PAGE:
il Help Wanted 11 Help Wanted


BlI LUU S PI-'ZZERIA
Now hiring pizza makers, cooks, servers,
and delivery drivers. Earn top pay. Serious
workers only 5 SE 2nd Ave. Downtown. I __
2-21-15-14 WGFLGAINESVILLE
MASTER CONTROL OPERATOR (PT)
*-Dancers Needed*- weekends & overnight. Operate tech equip-
S ment, record program feeds, maintain logs.
For adult entertainment company. Make Computer skills required. Entry level posi-
$1000+/wk. Flex schedule 378-3312 2-28- tion, will train. Fax 352-371-9353 or e-mail
18-14 resume to hrdept@mygainesville.tv DFWP,
EOE 2-20-5-14


PINCH A PENNY
5010 NW 34th St. Full time/Part time. Sales
Associates. Apply in person 2-20-10-14

NANNY WANTED
Mornings and afternoons for transportation
and tutoring of 4 kids. Email avail and re-
sume to stlane@bellsouth.net 2-21-10-14

MASTER CONTROL OPERATOR
Part-time weekends, overnight. Technical
exp. preferred. Fax resume WGFL-TV 352-
371-9353 or email hrdept@cbsgainesville.co
m DFWP, EOE 2-28-14-14

PART TIME CLEANERS
No experience necessary. No weekends.
Flexible daytime hrs. Excellent pay. $10/hr.
Clean vacant apts. Call 378-8252 4-12-
40-14

TEACH ENGLISH
WORLDWIDE
Would you like to take a semester off? What
are your plans when you graduate? -
Would you like to travel, live and work
abroad? American TESOL Institute
provides in-class and on-line TESOL
certification programs, career counsel-
ing and guaranteed lifetime placement
services. Attend a Free informative seminar
in Gainesville. Florida on Saturday, 3 March,
2007. Space is limited, prior registration
required. Call 352-874-8152 or email
FTS@americantesol.com for additional info.
2-23-10-14

HIRING
DRIVERS & PIZZA MAKERS
Apply @ Five Star Pizza 210 SW 2nd Ave.
375-5600 2-23-10-14


Teachers Needed
Imagine Learning Center 371-5450. Taking
applications from reliable, creative individu-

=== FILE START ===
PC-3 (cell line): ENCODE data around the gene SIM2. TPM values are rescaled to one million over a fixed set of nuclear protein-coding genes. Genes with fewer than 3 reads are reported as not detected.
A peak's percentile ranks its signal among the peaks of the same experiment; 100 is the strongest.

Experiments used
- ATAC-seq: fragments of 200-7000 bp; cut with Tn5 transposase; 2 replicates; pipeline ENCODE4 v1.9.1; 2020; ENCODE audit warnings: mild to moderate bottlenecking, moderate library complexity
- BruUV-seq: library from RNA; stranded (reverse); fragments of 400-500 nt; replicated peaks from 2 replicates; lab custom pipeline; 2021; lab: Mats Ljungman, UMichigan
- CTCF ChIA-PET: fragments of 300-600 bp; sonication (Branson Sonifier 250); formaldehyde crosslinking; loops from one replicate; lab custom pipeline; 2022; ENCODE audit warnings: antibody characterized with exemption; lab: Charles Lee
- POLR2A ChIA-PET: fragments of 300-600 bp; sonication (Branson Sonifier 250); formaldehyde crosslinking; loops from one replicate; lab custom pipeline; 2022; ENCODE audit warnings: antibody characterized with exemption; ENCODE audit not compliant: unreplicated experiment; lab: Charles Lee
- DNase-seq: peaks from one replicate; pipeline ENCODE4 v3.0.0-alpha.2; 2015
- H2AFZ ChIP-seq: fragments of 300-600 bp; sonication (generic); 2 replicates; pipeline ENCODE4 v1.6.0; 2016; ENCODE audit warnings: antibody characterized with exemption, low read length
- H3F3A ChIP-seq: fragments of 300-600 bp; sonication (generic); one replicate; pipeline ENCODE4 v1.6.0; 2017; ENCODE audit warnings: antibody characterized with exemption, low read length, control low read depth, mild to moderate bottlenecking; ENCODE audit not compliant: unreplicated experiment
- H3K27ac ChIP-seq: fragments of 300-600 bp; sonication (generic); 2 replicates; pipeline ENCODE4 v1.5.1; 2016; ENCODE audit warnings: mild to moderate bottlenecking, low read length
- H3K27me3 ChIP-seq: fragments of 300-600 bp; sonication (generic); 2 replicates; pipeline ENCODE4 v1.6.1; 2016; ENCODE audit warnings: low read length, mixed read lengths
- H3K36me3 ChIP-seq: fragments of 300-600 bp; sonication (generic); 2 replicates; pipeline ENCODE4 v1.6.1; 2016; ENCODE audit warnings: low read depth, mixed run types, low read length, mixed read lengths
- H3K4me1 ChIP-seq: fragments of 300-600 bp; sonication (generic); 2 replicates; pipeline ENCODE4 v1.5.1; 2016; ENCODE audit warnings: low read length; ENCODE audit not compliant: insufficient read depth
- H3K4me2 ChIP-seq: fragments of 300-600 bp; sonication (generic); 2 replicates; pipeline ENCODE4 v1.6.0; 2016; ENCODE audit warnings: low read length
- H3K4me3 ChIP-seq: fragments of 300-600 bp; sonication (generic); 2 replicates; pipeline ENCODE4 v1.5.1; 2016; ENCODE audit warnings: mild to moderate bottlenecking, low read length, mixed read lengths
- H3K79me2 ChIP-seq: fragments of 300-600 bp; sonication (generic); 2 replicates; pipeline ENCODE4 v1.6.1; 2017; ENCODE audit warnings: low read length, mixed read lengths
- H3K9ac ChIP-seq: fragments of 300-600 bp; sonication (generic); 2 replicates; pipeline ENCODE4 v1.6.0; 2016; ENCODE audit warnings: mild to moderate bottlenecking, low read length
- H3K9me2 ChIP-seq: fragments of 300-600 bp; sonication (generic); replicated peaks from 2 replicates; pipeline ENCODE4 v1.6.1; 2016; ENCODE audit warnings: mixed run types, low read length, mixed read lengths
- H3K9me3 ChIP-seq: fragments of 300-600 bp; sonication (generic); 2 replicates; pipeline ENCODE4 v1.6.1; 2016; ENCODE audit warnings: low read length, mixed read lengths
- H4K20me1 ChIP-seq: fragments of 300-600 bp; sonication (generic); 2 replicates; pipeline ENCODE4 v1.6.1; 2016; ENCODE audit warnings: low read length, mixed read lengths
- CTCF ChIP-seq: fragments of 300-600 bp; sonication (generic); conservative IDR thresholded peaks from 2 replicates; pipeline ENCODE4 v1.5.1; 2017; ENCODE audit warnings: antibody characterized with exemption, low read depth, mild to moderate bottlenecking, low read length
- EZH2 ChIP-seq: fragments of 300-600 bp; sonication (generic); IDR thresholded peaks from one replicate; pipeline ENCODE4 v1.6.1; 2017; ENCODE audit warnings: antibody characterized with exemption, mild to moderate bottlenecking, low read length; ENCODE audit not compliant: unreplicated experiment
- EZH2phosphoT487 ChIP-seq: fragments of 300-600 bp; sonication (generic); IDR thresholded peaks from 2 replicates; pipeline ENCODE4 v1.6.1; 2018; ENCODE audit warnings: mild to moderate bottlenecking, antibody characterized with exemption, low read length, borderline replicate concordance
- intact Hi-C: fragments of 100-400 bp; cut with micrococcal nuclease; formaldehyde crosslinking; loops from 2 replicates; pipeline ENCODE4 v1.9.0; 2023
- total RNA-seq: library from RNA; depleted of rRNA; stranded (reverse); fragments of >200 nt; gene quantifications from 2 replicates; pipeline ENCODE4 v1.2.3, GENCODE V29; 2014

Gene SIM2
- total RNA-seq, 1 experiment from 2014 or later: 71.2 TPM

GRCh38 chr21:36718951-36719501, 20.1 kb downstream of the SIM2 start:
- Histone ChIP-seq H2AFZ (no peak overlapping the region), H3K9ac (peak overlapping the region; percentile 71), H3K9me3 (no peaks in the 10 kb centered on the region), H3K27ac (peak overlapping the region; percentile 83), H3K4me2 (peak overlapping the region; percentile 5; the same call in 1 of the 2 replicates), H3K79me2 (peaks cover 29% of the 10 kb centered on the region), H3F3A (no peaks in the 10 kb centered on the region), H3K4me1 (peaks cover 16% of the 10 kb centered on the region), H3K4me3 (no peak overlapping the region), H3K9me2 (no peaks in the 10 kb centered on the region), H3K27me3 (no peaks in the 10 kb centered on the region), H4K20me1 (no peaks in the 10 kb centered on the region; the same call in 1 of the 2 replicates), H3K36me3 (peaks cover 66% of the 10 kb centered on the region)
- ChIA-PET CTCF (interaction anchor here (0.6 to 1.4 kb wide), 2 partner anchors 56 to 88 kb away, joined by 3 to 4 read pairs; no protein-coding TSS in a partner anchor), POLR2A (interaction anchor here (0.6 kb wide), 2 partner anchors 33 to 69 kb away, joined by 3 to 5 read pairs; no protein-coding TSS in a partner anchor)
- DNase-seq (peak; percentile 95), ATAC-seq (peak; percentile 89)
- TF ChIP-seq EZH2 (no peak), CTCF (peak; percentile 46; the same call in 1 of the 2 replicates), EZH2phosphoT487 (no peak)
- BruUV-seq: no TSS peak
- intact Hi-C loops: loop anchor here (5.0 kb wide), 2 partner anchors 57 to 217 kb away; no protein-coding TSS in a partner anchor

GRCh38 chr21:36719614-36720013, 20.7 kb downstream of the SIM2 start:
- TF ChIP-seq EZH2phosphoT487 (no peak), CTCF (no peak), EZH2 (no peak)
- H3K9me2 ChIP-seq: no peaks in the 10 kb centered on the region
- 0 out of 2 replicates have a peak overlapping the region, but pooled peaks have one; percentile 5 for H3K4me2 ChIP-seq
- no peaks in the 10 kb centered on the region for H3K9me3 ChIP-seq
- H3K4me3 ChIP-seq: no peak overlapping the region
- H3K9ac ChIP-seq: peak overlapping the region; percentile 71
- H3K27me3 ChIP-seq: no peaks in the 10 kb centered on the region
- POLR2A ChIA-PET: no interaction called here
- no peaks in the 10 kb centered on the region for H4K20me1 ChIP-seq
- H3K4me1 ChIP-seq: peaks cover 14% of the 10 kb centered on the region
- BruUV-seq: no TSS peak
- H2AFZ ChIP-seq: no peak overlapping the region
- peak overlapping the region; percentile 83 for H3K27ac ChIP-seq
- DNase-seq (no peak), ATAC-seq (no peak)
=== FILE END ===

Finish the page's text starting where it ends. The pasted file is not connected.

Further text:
als who enjoy working with children. 2-23-
10-14
Perfect PT Job
New Business Seeks Evening Sales Reps.
$7-$10/hr guaranteed, Paid Training, Paid
Weekly, Flexible Schedule. Leave Message
@ 352-377-2573 2-26-10-14

MUSCLES WANTED
Muscular models & bodybuilders needed for
websites. No exp. nec. Respond with photo
to info@floridamuscle.com. More info' at
FloridaMuscle.com. Easily & quickly make
$200+ 2-26-10-14


OUTSIDE SALES TELECOM
FT entry level position. Salary, commis-
sion, mileage & benefits. EOE/DFWP.
Email resume to: employment@csi-
florida.com and reference "Alligator"
2-27-10-14


NERO'S ITALIAN RESTAURANT
Now hiring exp. servers, counter staff, buser
person, dishwasher, & catering delivery
person. Please apply at 5240 NW 34th St.
Across from YMCA. Call 2-4PM 372-7430
2-27-5-14

FULL TIME RECEPTIONIST POSITION.
Excellent computer & organizational skills.
Must be available from 9AM to 5 PM
Quickbooks a plus. Email resume to
Isutherland@352media.com 2-27-10-14


BIRKENSTOCK
Sales associates needed. Looking for fun,
outgoing, and responsible people. Flexible
hours, computer and web experience a plus!
Located in the Oaks Mall Plaza. Please
call 331-5008 or come by for an application!
-2-20-5-14

WEB DESIGNER Strong HTML, CSS and
graphics design skills required. Work remote
on a contact basis. Please e-mail resume
and/or portfolio to resumes@vistaits.com
2-20-5-14

THE RED ONION NEIGHBORHOOD GRILL
Now hiring experienced prep/line cooks,
servers. Apply in.person @ 3885 NW 24th
Blvd in the Uptown Village. No phone calls.
2-20-5-14

PART-TIME BREAKFASTATTENDANT
5:30 to 10:30 am
Apply in person
Cabot Lodge, 3726 SW40th Blvd.
Gainesville, FL 32608
2-21-5-14

LOVE...
working with people?!!
Get paid $9/hour to
lease great villa apts!
*Sales exp perferred*
Plus, great BONUS opps!"
e-mail resume: mfoster@gremco.us
or fax to: 375-6396
2-28-10-14


Need
CHINESE TUTOR
for 10th grader. Day 372-1011 or 213-8771;
eve 336-4971 2-21-5-14

ATTENTION SMOKERS
Do you want to quit smoking? Smokers are-
needed to participate in a smoking cessation
study. You may be compensated for your
participation. If interested, call 392-0601 x
650 2-21-5-14

Part-Time/Full-Time/Big Time
The Body Shop at Home is seeking indepen-
dent consultants. To learn more please con-
tact: Maggie Brush, Independent Consultant,
@ 386-418-1305 or mbrushl@cox.net
2-23-7-14

MEDICAL ASSISTANT NEEDED for busy
dermatology office. Full-time with benefits
or part-time approximately 20 hours/week
or greater. Experience desired but willing
to train motivated, enthusiastic person.
Ideal position for pre-medical, nursing or
allied health student. One year commitment
needed. Fax resume to 352-332-2966 2-
28-10-14

Asst. Manager (FT) for large community -
Self starter with good communication skills.
Exp perferred but not required. Higrty mo-
tivated, energetic, .extremely friendly, multi-
tasker, prioritizing tasks a must. Some flex-
ibility to work weekends on occasion. Email
resumes to: hr@emmergroup.com or fax to
376-2260 DFWP, EOE. 2-21-5-14

GRAPHIC DESIGNER NEEDED FOR BUSY
SIGN SHOP. FT, EXP. PREF. $9.50/HR FAX
RESUME 352-692-4835 2-21-5-14


12 Help Wanted.s


101 DOWNTOWN